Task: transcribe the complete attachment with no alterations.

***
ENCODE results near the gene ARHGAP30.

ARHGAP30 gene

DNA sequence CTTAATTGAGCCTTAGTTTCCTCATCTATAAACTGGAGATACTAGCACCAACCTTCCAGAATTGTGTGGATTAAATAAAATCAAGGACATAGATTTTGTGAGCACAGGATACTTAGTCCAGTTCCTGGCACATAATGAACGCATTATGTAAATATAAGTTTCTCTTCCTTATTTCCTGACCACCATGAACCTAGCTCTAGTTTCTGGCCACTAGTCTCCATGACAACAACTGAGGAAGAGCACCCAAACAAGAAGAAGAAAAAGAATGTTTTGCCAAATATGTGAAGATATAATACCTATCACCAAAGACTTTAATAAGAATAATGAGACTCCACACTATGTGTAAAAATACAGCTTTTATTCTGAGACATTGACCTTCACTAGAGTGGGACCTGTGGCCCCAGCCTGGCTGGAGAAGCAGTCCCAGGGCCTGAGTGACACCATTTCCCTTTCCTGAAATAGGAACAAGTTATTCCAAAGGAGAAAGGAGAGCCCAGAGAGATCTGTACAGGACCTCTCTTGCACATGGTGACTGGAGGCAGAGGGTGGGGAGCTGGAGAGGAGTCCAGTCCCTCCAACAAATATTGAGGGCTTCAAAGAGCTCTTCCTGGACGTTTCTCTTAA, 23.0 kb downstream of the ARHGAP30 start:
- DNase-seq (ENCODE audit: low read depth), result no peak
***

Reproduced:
ENCODE results near the gene ARHGAP30.

ARHGAP30 gene

DNA sequence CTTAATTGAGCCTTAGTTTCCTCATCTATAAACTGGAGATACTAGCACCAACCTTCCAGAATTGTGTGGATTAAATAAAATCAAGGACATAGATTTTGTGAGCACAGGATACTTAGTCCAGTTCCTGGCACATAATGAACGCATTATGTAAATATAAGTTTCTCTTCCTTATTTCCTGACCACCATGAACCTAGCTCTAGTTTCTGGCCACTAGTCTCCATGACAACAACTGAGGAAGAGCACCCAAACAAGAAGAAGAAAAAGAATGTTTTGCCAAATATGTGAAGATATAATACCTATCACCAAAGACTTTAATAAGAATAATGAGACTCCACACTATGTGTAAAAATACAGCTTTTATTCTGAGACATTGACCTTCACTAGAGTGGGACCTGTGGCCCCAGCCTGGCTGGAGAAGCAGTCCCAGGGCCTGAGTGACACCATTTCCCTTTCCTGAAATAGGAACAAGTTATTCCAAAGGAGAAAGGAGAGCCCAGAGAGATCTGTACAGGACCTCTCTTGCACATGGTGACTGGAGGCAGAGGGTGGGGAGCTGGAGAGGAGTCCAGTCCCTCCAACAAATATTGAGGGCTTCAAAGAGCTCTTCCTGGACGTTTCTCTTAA, 23.0 kb downstream of the ARHGAP30 start:
- DNase-seq (ENCODE audit: low read depth), result no peak